In the case of the U.S. v. Apple Inc. et al, U.S. District Judge Denise Cote of Manhattan found Apple Inc. (NASDAQ: AAPL) guilty of conspiring to raise the retail prices of electronic books back in 2010. Judge Cote said the U.S. government and various states are entitled to injunctive relief, and Apple will await a separate trial to determine damages for violating antitrust law.
"The plaintiffs have shown that the publisher defendants conspired with each other to eliminate retail price competition in order to raise e-book prices, and that Apple played a central role in facilitating and executing that conspiracy," Judge Cote said.
The Justice Department called the decision a "victory for millions of consumers who choose to read books electronically."
Apple was originally accused by the DOJ of colluding with five electronic book publishers, but all five companies, including News Corp's HarperCollins Publishers Inc., CBS Corp's Simon & Schuster Inc., Lagardere SCA's Hachette Book Group, Pearson PLC's Penguin Group USA and Macmillan (part of Verlagsgruppe Georg von Holtzbrinck GmbH) never went to trial, opting to settle with the U.S. government and the states out of court.
The DOJ initially accused Apple of acting as a "go-between" with the five publishing houses back in 2010, as the iPhone maker was getting ready to debut its first-ever iPad in March of that year. The alleged collusion with e-book publishers reportedly pushed up the average price of a U.S. e-book from $2 to $3 in a three-day period in early 2010.
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The e-book lawsuit described how Apple frequently met with several publishing executives in private dining rooms of upscale Manhattan restaurants to discuss confidential business and competitive matters, including Amazon's e-book retailing practices -- which many of the accused e-book publishers reportedly called the “$9.99 problem” -- for at least a year, beginning no later than September 2008.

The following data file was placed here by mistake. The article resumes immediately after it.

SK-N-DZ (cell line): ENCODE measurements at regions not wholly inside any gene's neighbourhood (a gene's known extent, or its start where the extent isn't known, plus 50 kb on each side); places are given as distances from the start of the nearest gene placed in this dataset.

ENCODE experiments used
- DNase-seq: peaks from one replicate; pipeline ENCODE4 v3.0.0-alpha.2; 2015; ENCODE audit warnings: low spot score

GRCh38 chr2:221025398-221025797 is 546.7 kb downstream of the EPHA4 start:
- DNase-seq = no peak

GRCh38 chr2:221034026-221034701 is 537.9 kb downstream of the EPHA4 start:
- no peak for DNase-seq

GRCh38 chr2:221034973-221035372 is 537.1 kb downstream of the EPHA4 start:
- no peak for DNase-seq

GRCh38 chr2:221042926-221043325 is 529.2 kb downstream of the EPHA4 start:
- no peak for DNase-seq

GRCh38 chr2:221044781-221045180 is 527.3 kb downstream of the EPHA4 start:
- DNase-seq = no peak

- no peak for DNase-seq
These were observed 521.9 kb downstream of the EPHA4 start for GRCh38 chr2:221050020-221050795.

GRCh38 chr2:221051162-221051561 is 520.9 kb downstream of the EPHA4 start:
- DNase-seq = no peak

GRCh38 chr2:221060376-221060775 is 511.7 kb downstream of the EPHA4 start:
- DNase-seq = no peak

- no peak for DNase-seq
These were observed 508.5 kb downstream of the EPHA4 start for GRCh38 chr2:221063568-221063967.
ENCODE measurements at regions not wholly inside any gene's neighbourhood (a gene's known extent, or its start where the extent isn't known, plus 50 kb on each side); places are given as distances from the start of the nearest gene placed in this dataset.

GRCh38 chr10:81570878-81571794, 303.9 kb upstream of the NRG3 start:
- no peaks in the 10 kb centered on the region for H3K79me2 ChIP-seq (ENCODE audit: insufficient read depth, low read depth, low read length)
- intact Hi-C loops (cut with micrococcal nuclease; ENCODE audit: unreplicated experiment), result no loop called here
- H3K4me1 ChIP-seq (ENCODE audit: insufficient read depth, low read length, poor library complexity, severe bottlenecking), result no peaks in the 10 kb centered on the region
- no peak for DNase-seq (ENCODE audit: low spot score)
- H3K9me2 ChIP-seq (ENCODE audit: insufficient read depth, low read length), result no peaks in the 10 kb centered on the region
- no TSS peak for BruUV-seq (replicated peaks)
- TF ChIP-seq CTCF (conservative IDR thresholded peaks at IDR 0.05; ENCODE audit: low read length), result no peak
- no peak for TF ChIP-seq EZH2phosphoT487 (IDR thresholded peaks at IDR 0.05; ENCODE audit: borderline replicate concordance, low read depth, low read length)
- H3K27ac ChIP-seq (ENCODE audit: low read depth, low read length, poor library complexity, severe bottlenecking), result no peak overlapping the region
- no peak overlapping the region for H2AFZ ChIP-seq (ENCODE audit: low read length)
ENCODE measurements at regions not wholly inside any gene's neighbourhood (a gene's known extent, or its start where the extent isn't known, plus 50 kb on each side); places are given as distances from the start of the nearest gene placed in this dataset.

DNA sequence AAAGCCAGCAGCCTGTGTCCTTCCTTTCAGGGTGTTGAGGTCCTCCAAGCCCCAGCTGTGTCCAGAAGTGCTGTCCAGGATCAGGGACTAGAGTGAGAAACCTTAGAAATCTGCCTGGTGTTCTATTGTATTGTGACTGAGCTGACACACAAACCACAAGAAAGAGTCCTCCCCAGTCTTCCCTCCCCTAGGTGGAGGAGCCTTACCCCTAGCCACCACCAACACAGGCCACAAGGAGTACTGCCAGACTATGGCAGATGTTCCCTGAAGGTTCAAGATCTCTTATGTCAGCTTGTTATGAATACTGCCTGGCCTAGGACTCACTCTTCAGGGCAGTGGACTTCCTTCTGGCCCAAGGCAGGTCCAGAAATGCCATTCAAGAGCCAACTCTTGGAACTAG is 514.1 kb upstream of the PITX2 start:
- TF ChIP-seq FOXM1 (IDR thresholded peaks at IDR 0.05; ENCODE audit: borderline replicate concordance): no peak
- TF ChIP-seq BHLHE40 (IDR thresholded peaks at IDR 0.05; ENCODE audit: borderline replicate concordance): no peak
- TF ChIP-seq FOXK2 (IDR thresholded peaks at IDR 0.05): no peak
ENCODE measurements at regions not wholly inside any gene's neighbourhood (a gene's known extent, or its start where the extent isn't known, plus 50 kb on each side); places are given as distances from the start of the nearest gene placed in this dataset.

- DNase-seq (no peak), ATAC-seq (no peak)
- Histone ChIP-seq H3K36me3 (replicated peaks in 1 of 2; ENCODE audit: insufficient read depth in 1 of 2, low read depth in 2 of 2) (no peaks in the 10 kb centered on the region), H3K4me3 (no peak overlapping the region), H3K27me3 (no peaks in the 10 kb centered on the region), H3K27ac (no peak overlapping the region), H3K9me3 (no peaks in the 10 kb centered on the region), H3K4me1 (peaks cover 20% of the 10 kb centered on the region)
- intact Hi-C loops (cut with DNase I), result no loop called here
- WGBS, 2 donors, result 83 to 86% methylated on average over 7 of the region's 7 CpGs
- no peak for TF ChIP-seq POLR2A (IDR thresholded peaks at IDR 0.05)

Apple's solution, which became known as the "agency model," allowed publishers to set their own prices on e-books and give a 30 percent commission to Apple; it was a stark contrast to the print book model, where publishers would charge the retailer but ultimately let the retailer set their own price for the book.
Steve Jobs, the late Apple co-founder who died in October 2011, described his pitch to e-book publishers to his biographer, Walter Isaacson. "We told the publishers, 'We'll go to the agency model, where you set the price, and we get our 30 percent, and, yes, the customer pays a little more, but that's what you want anyway,'" Jobs said. "They went to Amazon and said, 'You're going to sign an agency contract or we're not going to give you the books.'"
In an April 26 filing, Apple said the publishers initially balked at the idea of giving 30 percent commission to Apple, and in response, each company independently decided to adopt measures to force Amazon into raising its e-book prices, most notably by selling expensive hardcover books first to bookstores in what's known as "windowing." Apple said in its filing that it encountered many different obstacles and counterproposals from the e-book publishers, but demanded the book publishers completely forsake their "windowing" methodology.
The DOJ believes Amazon's market share in e-books dropped from 90 percent to roughly 60 percent market share once the agency model was introduced in 2010, as a result of the reported collusion.
"Without Apple's orchestration of this conspiracy, it would not have succeeded as it did in the spring of 2010," Judge Cote said.
Cote issued her 159-page decision (embedded below) after a non-jury trial that ended on June 20. Apple spokesman Tom Neumayr said Apple will appeal the decision, saying the company plans to fight the "false accusations." At the trial, Cote said she will schedule a hearing to discuss possible damages; the date of that trial has not been set.
It's unclear how this court decision will impact how Apple and electronic book publishers sell e-books online. We've reached out to Apple and the five book publishers for comment, and we'll update this story as soon as we learn more.